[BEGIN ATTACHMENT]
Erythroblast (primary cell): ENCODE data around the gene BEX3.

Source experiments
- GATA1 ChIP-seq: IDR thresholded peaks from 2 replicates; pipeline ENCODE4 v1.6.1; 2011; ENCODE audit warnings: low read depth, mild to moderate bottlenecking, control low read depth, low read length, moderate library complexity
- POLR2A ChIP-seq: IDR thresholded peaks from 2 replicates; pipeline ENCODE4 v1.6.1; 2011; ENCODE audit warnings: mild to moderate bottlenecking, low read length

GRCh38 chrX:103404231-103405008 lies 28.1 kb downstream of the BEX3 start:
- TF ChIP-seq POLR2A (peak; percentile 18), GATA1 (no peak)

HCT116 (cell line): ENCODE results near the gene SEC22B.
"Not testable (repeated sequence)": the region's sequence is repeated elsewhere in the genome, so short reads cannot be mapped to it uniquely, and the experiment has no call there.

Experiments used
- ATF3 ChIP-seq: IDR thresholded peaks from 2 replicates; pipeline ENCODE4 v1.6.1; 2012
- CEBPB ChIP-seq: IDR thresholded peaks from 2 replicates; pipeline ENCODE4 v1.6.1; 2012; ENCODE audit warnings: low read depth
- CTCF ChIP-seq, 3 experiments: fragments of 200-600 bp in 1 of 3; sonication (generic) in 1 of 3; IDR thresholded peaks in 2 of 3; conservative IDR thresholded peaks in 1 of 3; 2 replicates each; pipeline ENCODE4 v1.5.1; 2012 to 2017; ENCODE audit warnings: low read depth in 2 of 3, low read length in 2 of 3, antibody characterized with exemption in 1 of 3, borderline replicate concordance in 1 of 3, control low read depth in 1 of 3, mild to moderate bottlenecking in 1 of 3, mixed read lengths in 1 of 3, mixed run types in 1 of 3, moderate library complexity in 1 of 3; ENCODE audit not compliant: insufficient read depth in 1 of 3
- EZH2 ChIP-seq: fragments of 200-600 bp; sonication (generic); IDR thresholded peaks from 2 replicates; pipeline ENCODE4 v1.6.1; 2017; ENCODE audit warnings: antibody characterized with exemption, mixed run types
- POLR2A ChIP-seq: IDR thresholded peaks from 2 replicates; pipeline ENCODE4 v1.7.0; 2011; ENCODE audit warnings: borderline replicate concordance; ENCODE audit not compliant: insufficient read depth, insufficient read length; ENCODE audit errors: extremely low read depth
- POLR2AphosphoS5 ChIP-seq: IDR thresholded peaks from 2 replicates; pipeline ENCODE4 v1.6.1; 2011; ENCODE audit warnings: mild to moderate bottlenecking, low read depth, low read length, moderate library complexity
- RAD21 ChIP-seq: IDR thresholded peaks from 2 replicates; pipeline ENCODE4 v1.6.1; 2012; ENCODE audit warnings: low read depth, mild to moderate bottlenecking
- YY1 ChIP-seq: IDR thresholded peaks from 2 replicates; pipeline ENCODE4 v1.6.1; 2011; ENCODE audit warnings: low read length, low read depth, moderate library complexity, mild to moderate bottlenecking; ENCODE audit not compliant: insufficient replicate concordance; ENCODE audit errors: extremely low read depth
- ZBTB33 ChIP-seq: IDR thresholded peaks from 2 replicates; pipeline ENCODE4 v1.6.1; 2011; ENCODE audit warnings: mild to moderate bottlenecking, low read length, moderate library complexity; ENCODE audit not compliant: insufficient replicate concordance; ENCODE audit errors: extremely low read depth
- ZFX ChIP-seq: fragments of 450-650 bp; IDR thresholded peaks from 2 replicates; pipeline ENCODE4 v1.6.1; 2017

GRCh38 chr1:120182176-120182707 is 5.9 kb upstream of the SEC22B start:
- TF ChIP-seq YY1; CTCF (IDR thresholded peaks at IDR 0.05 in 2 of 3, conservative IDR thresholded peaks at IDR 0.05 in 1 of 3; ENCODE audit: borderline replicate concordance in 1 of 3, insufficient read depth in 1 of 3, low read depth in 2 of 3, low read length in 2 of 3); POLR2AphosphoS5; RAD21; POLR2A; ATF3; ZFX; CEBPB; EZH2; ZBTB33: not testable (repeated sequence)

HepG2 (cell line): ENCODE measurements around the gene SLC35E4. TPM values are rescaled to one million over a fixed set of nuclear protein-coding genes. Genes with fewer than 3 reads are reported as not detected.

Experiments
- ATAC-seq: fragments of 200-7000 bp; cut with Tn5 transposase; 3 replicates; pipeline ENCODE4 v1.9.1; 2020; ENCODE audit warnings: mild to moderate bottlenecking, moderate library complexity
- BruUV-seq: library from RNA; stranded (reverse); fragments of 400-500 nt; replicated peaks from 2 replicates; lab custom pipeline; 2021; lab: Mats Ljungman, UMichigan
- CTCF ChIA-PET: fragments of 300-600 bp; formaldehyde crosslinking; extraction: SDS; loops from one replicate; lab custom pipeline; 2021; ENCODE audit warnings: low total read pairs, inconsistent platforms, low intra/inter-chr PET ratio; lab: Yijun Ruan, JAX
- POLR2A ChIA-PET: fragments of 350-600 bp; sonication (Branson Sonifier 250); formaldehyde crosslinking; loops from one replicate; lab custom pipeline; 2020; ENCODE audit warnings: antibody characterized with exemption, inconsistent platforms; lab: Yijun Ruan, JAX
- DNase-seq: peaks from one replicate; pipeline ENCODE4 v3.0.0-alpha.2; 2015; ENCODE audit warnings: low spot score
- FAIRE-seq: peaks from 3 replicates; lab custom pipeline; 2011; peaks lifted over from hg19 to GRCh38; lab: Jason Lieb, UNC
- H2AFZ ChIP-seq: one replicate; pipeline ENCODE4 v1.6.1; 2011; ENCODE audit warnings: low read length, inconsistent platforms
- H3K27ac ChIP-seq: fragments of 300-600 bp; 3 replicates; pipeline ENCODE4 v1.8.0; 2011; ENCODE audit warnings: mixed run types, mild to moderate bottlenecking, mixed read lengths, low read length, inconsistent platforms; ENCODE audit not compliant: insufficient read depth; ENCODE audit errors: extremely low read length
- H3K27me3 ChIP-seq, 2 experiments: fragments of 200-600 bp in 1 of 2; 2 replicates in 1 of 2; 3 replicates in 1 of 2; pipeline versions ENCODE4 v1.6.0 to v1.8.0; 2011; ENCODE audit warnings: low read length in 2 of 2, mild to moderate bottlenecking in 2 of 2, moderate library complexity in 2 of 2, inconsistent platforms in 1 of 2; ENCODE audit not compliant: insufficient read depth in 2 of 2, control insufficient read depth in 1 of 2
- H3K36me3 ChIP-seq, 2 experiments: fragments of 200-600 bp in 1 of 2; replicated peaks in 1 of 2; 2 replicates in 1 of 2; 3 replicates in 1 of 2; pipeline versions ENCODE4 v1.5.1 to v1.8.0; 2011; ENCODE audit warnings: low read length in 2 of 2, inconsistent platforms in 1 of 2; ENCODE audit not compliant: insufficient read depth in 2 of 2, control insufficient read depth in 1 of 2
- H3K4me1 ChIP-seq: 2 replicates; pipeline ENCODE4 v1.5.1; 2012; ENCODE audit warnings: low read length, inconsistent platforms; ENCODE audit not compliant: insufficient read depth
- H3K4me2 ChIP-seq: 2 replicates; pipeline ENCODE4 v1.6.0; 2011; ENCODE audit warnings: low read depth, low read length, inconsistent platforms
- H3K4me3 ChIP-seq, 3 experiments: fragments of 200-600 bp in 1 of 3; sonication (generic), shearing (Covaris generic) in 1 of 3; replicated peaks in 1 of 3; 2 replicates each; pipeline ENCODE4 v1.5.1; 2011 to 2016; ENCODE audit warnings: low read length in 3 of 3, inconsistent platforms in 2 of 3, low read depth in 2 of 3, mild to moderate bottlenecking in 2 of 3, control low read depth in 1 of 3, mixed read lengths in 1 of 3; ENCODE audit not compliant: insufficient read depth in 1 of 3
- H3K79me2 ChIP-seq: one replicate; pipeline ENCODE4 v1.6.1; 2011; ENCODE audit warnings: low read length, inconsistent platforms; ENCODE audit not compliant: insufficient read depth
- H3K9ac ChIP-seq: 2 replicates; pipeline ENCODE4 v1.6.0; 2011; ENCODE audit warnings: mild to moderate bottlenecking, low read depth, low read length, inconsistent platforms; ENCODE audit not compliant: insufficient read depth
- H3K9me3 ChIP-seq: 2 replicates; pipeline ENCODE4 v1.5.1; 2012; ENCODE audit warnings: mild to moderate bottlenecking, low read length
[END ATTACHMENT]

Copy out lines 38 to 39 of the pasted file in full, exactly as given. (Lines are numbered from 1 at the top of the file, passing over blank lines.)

- H3K9ac ChIP-seq: 2 replicates; pipeline ENCODE4 v1.6.0; 2011; ENCODE audit warnings: mild to moderate bottlenecking, low read depth, low read length, inconsistent platforms; ENCODE audit not compliant: insufficient read depth
- H3K9me3 ChIP-seq: 2 replicates; pipeline ENCODE4 v1.5.1; 2012; ENCODE audit warnings: mild to moderate bottlenecking, low read length